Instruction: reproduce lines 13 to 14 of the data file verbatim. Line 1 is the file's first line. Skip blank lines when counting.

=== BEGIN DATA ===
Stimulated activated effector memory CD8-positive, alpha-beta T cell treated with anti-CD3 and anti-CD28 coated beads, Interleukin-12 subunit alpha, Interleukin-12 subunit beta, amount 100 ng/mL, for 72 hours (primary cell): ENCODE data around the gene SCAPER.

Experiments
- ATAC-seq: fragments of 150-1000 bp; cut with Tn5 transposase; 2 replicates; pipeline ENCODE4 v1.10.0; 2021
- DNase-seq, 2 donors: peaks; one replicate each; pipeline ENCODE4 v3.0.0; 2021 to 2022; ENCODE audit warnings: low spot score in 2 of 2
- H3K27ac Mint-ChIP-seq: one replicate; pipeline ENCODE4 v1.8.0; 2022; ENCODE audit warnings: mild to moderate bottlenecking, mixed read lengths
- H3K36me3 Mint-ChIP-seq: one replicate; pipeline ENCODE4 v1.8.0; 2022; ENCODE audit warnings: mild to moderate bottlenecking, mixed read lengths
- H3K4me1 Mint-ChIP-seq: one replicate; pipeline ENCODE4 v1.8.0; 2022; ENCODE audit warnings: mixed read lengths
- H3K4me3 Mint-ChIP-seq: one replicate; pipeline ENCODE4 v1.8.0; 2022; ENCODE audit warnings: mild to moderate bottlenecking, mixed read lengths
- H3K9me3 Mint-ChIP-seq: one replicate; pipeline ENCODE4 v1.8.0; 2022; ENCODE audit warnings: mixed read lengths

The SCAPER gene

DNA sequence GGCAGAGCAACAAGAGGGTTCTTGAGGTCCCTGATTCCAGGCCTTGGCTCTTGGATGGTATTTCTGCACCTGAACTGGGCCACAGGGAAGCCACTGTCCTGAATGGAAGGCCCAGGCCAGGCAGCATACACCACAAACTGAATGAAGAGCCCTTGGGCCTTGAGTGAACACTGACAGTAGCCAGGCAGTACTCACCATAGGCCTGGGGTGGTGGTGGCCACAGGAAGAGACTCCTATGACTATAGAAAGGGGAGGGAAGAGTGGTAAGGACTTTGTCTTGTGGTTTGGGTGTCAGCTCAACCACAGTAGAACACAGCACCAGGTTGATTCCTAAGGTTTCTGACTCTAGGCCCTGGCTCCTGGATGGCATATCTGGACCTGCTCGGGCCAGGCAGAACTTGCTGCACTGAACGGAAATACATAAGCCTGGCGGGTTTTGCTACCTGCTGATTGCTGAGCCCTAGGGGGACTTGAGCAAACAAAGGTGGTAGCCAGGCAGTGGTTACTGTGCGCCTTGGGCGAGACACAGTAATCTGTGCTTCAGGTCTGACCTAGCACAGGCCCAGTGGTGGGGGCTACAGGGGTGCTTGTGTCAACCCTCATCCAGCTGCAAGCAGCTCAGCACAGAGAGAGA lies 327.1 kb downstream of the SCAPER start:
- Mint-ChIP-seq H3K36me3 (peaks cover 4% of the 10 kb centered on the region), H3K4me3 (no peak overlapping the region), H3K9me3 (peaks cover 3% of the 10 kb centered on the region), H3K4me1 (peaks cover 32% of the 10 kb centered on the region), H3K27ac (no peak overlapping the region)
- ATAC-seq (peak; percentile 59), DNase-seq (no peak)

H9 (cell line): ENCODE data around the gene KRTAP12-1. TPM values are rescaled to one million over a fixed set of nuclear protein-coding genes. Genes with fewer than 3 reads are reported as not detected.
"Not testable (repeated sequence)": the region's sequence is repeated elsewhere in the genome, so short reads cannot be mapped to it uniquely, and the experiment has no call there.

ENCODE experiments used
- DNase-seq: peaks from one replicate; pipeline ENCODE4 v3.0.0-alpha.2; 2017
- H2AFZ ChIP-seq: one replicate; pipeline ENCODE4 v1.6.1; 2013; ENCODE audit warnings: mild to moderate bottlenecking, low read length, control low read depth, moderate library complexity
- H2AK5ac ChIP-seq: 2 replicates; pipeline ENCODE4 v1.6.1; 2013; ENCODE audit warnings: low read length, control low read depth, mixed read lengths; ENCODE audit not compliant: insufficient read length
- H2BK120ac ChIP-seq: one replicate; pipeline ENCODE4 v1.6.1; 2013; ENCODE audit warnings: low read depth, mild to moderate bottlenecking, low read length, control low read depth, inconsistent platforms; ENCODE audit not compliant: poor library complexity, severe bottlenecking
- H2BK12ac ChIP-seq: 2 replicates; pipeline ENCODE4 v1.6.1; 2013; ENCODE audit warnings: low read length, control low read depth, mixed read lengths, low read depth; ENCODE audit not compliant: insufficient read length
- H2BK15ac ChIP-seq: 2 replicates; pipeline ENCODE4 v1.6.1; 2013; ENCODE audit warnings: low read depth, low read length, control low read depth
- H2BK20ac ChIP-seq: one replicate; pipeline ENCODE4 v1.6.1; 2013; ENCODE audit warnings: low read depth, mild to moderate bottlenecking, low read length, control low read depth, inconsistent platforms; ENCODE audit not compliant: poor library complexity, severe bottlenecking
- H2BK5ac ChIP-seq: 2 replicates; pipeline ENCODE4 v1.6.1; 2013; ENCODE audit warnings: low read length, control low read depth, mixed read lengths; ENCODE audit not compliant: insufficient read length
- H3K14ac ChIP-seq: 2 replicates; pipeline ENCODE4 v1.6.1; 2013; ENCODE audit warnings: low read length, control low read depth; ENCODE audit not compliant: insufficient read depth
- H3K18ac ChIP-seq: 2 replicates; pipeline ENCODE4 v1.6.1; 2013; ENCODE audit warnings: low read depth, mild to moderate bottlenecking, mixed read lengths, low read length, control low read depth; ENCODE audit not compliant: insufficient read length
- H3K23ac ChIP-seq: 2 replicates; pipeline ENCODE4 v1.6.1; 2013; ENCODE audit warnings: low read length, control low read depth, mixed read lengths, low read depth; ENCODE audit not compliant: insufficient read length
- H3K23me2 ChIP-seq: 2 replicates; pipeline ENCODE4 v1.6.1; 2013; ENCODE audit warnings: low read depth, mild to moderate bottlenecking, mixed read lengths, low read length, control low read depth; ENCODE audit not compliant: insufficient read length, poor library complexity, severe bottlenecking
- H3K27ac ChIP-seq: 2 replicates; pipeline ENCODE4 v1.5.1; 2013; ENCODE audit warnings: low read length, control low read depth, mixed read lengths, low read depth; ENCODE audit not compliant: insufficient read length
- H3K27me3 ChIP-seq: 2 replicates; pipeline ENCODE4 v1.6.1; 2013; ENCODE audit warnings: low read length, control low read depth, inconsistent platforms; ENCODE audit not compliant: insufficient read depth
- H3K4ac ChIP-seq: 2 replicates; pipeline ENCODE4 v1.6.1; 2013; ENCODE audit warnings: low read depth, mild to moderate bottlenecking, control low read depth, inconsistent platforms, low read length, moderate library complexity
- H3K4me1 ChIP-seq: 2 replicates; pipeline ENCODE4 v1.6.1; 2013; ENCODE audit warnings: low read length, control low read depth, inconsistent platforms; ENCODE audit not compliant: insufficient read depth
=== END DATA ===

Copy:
- ATAC-seq (peak; percentile 59), DNase-seq (no peak)

H9 (cell line): ENCODE data around the gene KRTAP12-1. TPM values are rescaled to one million over a fixed set of nuclear protein-coding genes. Genes with fewer than 3 reads are reported as not detected.